With bond yields falling across the globe, investors may be tempted to seek yield in high-dividend stocks.
The problem? While fixed income investors who hold a bond until maturity will get their payments unless the issuing company or government defaults, equity investors are in a very different boat. A company may simply choose to reduce its dividend or to stop paying one completely.
Recently, investors in Anadarko and ConocoPhillips were painfully reminded of that lesson. Other companies that have recently cut their dividends include Noble Energy and Kinder Morgan; Chesapeake Energy suspended the dividend on its preferred shares, and Marathon Petroleum announced it would reduce the pace of dividend increases.
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With oil prices falling mightily, it is probably no surprise that energy companies have looked most vulnerable to dividend reductions.
Yet there are still juicy dividends to be found outside the energy sector. Those yield-seekers who get palpitations at the very idea of investing in a high-dividend energy stock might start their hunt by examining the eight nonenergy companies that pay the highest dividends:
To be sure, these companies do not all appear to be rock-solid. A high yield can be caused by a rising dividend, but also by a falling stock — and these eight companies all fall solidly in that latter category.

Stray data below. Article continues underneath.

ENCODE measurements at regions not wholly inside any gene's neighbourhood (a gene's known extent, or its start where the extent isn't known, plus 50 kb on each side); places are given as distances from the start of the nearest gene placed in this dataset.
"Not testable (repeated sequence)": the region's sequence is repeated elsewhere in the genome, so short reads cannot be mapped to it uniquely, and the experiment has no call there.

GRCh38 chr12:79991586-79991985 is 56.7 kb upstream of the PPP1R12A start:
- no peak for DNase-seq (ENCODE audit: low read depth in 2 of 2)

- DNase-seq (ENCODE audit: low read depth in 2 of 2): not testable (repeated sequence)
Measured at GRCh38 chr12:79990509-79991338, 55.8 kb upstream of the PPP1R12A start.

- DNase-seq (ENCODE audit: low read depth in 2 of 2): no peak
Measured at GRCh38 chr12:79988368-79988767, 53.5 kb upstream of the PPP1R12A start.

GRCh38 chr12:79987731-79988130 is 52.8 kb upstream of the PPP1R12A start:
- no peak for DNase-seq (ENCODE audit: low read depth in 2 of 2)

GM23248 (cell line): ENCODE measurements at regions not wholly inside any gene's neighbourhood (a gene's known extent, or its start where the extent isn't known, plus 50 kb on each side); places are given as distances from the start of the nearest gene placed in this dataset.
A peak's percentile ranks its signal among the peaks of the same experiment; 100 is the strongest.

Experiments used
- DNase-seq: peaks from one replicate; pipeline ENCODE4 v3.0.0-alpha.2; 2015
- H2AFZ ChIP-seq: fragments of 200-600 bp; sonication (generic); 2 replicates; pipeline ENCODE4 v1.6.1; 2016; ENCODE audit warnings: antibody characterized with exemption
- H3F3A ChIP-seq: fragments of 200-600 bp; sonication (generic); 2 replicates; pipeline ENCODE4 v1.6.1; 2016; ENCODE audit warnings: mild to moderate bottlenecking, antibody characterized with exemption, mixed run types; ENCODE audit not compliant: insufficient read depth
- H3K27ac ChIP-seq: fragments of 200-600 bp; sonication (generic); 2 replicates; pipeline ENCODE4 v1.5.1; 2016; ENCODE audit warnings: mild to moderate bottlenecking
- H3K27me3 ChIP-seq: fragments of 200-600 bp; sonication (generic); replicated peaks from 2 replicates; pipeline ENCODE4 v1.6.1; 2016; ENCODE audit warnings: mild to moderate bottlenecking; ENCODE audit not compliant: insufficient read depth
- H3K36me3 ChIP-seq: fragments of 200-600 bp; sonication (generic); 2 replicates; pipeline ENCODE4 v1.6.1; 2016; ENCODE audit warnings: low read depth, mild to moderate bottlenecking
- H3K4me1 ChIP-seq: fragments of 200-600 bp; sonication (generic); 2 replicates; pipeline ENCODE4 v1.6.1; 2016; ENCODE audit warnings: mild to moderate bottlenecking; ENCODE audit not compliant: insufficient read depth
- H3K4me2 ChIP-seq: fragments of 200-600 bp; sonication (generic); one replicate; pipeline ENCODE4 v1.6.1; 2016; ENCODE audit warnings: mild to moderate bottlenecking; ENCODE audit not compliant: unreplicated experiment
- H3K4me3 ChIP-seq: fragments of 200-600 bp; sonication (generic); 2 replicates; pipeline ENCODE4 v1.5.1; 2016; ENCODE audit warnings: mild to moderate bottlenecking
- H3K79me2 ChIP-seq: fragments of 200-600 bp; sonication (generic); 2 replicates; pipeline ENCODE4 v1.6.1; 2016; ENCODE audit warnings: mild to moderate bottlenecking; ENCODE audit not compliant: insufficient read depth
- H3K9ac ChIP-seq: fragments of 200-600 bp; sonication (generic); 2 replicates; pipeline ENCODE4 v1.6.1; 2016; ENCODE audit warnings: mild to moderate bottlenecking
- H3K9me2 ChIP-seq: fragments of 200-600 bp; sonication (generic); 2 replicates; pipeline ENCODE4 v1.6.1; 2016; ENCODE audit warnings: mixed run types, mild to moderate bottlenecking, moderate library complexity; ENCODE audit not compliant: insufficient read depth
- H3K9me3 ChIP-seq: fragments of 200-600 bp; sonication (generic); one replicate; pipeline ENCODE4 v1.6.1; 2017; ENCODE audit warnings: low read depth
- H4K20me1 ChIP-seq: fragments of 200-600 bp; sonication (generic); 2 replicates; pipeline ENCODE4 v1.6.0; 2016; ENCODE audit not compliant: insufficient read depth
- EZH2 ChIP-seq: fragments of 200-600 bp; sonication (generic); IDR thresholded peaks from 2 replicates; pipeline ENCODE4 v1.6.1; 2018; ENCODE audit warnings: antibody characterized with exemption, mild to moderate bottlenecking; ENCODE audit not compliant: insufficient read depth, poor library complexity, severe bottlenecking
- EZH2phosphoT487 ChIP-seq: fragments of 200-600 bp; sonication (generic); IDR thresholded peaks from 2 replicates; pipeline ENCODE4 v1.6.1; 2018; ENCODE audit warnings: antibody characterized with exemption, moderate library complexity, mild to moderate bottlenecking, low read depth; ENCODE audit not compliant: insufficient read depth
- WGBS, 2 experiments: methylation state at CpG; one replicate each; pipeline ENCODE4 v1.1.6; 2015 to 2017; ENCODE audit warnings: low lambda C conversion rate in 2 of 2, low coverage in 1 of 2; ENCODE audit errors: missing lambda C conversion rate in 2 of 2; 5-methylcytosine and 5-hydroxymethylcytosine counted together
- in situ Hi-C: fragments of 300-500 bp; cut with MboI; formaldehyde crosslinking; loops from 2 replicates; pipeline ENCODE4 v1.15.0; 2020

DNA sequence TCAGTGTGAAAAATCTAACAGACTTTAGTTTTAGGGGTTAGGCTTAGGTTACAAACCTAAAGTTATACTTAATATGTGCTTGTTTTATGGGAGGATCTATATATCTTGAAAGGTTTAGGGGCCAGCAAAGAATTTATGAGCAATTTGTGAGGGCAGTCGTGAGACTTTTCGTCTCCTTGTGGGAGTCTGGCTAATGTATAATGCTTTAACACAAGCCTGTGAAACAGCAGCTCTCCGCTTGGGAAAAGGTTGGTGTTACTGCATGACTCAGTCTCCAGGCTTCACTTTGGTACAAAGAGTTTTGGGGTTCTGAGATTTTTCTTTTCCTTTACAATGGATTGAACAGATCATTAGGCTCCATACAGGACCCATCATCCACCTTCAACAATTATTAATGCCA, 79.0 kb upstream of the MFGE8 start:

The biggest decliner in the bunch is Navient. Shares of student loan servicing company are down 60 percent in the past year, and Navient has recently generated some pretty negative headlines; it is under investigation by the Consumer Finance Protection Bureau, and presidential candidate Hillary Clinton said Saturday that the company is “doing some really terrible things.”
Even the real estate investment trusts in the bunch, HCP andWelltower, are down 35 percent and 28 percent respectively, even though REITs are famous for their high yields.
Meanwhile, shares of leading nonenergy dividend payer Frontier Communications have lost almost half of their value in the past year.
For technical analysts like MKM Partners’ Jonathan Krinsky, the falling charts are a sign to stay away from these stocks, no matter how tempting their yields.
“We’re all for high dividends, but you’ve got to be careful buying stocks in downtrends simply because they have high dividends,” Krinsky said. “A lot of these stocks, maybe they yield 5 to 8 percent — you can lose that in a day or two in the underlying stock.”
Krinsky would instead recommend somewhat-lower-dividend names with rising share prices, like AT&T and Coca-Cola.